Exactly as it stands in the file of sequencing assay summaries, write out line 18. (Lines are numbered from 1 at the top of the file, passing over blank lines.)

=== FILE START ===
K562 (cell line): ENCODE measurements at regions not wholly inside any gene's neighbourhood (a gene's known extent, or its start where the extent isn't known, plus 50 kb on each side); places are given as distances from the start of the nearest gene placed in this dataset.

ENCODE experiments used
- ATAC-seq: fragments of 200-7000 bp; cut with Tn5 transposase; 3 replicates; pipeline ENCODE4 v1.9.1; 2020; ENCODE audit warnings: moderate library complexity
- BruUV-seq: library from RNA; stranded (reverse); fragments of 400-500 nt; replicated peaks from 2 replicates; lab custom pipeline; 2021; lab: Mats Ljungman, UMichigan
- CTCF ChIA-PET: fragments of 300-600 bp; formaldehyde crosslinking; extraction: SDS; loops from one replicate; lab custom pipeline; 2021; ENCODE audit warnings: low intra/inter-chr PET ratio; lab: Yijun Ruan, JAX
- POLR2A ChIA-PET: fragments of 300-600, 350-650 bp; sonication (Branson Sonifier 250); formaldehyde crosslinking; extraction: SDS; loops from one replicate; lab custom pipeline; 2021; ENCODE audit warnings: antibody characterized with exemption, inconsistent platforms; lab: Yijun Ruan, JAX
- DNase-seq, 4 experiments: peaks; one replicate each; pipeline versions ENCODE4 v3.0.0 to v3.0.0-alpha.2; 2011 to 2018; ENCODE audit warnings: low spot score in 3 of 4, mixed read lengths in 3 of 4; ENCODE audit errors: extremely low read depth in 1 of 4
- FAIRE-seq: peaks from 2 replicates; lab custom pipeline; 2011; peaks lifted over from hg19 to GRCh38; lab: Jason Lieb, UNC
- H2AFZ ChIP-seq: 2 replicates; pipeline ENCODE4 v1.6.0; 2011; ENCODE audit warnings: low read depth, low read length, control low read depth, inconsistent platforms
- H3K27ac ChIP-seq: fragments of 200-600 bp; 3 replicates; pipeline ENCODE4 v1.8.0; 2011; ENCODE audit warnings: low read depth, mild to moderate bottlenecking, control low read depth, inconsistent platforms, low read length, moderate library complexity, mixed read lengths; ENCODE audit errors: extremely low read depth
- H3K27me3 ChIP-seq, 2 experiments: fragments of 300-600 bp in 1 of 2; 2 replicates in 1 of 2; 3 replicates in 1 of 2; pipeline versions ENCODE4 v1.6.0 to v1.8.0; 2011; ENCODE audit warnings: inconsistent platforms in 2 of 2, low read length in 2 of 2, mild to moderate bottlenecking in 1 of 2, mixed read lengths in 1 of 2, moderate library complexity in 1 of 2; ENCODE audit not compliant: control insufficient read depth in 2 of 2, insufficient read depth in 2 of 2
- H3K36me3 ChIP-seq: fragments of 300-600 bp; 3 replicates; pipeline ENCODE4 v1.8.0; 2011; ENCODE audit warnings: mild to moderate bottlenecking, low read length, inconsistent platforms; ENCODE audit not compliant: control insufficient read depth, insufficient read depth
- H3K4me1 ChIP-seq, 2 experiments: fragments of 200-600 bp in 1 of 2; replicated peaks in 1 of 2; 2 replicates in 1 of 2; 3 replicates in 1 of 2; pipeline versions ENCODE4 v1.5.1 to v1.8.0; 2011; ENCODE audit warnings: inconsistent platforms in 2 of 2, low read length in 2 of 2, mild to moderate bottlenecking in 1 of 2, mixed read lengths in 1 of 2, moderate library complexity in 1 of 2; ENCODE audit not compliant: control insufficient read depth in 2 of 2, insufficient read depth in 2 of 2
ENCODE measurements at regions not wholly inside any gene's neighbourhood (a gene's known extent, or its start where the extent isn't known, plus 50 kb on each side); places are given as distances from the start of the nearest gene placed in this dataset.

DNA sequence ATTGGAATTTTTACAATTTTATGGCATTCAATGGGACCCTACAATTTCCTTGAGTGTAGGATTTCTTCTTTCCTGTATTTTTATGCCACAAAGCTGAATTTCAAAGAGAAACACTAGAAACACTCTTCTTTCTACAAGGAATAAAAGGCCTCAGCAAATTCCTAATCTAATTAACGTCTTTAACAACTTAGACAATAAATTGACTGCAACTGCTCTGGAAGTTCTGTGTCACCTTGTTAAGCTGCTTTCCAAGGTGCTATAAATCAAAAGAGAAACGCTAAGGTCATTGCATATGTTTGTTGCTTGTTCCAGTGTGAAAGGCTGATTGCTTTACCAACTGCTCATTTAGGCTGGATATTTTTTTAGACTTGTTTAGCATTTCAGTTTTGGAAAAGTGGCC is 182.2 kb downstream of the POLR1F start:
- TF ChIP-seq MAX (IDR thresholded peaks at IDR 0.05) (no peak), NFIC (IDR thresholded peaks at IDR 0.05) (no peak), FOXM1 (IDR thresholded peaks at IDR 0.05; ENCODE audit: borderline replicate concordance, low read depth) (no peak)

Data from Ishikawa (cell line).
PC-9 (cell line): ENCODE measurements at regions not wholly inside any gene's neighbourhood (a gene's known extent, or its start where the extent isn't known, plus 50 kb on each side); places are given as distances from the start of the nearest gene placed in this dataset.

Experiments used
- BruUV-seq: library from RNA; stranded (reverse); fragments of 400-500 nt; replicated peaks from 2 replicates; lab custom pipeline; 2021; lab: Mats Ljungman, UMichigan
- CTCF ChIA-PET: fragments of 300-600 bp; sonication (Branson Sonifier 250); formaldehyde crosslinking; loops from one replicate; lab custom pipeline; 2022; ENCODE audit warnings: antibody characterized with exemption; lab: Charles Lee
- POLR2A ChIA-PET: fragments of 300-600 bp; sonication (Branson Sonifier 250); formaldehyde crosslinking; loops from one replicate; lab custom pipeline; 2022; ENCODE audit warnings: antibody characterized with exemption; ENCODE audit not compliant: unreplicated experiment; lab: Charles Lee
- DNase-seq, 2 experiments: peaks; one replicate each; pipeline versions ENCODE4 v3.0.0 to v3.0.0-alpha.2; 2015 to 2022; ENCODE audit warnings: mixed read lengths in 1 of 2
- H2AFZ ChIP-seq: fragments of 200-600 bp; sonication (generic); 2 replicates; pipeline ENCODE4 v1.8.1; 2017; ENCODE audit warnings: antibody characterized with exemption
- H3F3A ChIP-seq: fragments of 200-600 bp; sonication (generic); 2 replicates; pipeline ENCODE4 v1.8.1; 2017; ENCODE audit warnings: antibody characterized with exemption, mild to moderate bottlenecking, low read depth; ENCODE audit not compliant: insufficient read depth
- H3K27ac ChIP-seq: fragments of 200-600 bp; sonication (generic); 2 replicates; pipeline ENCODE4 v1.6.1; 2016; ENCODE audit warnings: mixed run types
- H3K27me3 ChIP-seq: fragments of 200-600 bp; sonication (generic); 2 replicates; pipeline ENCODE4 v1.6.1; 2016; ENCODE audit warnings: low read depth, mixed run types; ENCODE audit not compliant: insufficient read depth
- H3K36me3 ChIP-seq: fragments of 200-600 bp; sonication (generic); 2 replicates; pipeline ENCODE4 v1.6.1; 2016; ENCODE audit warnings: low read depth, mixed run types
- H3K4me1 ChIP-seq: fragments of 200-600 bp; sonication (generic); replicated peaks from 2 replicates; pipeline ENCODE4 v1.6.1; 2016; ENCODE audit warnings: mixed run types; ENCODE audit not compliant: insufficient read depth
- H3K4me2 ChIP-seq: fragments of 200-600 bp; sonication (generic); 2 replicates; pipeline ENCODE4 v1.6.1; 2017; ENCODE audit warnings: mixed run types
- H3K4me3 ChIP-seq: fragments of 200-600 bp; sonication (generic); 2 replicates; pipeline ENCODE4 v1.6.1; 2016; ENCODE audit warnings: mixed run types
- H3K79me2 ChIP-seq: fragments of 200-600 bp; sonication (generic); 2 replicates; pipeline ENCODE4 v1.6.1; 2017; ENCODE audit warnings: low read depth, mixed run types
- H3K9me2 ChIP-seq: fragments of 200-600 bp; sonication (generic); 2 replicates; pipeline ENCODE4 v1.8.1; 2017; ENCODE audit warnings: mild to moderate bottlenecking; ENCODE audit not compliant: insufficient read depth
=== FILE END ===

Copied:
PC-9 (cell line): ENCODE measurements at regions not wholly inside any gene's neighbourhood (a gene's known extent, or its start where the extent isn't known, plus 50 kb on each side); places are given as distances from the start of the nearest gene placed in this dataset.